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Pulitzer Center Update September 30, 2021

Pulitzer Center Grantees Win Emmy for Project on Femicide in Mexico


When they first arrived in Tijuana in the winter, they didn’t have jobs, and Daysi and Jimmy slept in parks and on floors and begged for money. Recently, Daysi made the heartbreaking decision to send Jimmy to live with relatives and attend school near Washington, D.C. She hopes they'll be reunited one day. Image by Erika Schultz. Mexico, 2019.

Life after deportation: The Seattle Times explores how families—including those with American...

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Grantees Corinne Chin and Erika Schultz’s Pulitzer Center-supported coverage on femicide along the U.S.-Mexico border took home an Emmy on Tuesday night at the 42nd News and Documentary Emmy Awards. Their interactive story, “Disappearing Daughters,” for The Seattle Times, won in the “Outstanding Interactive Media: Arts, Lifestyle and Culture” category.

In an expansive multimedia experience using photographs, videos, audio, and poems, Chin and Schultz weave readers through a story of pain and loss experienced by mothers who lost daughters to femicide in Ciudad Juarez, Mexico. Femicide and gender-based violence is a growing issue in Mexico and around the world. This project explored the growing movement to combat it and to also give space and a voice to grieving mothers.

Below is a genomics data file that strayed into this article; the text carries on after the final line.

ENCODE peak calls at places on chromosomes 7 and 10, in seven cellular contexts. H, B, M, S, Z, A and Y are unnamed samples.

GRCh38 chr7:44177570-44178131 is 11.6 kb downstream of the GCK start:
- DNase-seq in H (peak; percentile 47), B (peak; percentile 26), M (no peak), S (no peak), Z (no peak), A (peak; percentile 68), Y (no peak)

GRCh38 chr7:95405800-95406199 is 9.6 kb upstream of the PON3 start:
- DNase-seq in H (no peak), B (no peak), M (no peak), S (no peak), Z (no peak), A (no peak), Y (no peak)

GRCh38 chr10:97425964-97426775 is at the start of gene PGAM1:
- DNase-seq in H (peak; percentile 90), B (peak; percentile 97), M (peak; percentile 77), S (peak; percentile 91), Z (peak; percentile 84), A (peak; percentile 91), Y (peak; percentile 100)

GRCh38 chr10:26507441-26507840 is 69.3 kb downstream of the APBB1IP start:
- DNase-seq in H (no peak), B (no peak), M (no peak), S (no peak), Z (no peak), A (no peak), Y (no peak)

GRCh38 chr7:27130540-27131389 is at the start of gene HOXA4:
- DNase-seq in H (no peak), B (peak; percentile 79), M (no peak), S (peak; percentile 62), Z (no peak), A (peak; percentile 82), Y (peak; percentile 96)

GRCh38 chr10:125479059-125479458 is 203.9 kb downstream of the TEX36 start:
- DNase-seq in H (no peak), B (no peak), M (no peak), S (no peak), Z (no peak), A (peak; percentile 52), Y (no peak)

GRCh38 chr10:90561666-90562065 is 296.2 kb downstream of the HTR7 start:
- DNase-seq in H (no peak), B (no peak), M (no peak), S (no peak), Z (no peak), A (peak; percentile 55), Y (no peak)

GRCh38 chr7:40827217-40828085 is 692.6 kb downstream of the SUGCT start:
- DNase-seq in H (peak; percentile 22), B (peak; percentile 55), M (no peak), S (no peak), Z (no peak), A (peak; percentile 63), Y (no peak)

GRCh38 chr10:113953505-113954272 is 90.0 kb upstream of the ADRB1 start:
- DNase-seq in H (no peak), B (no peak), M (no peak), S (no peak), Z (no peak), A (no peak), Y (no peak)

“Disappearing Daughters” was part of the larger Pulitzer Center-supported project Beyond the Border, which follows the experiences of families and individuals who have been deported from the United States to Mexico. The stories follow the adjustment in Mexico and the lost and maintained ties many still have to the United States. The project was also recognized in the Best of the West contest and the regional Emmys.


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Three women grouped together: an elderly woman smiling, a transwoman with her arms folded, and a woman holding her headscarf with a baby strapped to her back.


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